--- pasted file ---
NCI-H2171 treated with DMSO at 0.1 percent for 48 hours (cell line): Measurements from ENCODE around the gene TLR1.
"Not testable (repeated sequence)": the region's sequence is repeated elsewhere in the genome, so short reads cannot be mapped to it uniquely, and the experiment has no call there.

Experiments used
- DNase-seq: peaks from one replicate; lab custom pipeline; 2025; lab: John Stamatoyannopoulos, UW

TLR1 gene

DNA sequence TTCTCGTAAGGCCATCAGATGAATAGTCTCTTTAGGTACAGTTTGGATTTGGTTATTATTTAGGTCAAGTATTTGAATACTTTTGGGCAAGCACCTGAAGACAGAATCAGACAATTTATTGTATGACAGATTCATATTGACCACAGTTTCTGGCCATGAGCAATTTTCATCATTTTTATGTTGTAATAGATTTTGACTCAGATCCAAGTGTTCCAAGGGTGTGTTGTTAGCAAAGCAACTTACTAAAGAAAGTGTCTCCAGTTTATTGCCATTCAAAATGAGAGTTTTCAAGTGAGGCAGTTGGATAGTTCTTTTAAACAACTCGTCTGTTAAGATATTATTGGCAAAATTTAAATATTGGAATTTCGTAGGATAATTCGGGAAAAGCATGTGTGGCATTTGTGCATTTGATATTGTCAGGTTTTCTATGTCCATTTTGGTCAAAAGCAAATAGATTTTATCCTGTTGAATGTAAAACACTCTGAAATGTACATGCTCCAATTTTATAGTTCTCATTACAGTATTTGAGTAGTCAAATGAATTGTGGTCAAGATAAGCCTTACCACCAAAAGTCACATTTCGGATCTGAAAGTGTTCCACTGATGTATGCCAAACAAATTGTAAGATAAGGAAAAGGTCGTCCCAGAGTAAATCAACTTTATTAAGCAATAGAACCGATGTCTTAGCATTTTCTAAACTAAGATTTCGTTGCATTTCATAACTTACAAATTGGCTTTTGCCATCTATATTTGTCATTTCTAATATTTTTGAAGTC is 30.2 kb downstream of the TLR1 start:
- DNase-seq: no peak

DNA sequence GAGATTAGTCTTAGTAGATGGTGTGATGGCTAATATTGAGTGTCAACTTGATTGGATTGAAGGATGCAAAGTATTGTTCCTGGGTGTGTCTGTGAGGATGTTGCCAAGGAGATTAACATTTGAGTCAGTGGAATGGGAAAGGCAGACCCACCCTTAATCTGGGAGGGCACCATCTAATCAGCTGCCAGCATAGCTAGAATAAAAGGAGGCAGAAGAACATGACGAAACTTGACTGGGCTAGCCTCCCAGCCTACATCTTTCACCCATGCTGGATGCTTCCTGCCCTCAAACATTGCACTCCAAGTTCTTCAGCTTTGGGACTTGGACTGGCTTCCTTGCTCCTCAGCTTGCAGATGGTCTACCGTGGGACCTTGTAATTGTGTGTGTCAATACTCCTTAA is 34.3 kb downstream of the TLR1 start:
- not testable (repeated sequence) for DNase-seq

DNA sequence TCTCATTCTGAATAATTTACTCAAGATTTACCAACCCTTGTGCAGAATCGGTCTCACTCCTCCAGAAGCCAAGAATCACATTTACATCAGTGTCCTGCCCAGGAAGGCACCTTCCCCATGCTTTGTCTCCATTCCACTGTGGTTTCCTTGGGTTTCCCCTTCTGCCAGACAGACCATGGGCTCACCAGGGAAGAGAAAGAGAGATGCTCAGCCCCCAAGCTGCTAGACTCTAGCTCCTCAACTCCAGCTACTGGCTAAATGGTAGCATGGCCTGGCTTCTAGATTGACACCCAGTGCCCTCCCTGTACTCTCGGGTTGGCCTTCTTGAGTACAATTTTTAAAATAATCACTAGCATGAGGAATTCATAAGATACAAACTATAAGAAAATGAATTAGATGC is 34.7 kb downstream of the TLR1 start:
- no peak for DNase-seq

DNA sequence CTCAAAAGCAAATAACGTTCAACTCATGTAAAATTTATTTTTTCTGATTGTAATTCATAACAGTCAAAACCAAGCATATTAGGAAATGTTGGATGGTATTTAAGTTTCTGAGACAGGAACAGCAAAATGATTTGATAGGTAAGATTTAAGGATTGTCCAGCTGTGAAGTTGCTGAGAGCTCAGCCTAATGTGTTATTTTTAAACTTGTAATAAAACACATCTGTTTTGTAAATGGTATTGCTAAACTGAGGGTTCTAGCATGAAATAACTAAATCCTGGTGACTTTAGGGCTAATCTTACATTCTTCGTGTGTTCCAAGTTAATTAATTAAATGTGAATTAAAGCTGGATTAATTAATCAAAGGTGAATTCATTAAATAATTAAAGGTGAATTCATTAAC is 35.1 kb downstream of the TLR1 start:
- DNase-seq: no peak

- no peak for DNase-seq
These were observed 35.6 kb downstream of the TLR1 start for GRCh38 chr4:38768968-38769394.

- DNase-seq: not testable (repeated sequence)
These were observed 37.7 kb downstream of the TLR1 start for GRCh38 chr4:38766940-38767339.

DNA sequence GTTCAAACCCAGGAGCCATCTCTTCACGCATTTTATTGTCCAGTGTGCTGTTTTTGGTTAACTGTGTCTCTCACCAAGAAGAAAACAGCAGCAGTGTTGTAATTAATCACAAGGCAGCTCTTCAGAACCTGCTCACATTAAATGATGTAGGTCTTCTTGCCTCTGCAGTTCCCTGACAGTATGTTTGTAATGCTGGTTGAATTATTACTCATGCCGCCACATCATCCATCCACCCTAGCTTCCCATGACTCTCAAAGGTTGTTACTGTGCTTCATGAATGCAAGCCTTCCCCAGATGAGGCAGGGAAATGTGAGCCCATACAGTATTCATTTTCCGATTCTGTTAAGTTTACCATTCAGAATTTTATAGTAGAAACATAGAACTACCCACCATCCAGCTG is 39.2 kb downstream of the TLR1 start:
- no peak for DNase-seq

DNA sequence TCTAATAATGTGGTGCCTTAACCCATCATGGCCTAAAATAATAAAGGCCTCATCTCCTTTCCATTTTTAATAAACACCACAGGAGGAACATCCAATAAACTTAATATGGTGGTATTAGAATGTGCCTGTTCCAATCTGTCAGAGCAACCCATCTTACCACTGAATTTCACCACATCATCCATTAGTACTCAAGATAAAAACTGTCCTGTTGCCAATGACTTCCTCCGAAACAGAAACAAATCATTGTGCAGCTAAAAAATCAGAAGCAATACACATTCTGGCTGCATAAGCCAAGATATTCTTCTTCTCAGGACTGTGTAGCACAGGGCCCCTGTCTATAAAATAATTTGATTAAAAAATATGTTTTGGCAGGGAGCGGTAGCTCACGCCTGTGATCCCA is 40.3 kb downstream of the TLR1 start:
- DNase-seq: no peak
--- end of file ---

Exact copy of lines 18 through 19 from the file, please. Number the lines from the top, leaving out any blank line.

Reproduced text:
DNA sequence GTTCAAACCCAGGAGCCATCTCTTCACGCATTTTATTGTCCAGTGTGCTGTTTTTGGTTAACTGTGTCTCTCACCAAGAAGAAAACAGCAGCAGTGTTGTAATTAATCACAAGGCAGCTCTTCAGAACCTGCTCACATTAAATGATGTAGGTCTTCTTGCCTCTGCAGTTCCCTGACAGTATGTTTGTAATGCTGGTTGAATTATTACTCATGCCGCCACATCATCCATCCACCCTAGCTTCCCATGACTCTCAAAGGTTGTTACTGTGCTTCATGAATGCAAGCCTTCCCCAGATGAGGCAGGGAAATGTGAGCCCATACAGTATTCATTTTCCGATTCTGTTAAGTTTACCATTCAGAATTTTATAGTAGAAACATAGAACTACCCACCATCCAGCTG is 39.2 kb downstream of the TLR1 start:
- no peak for DNase-seq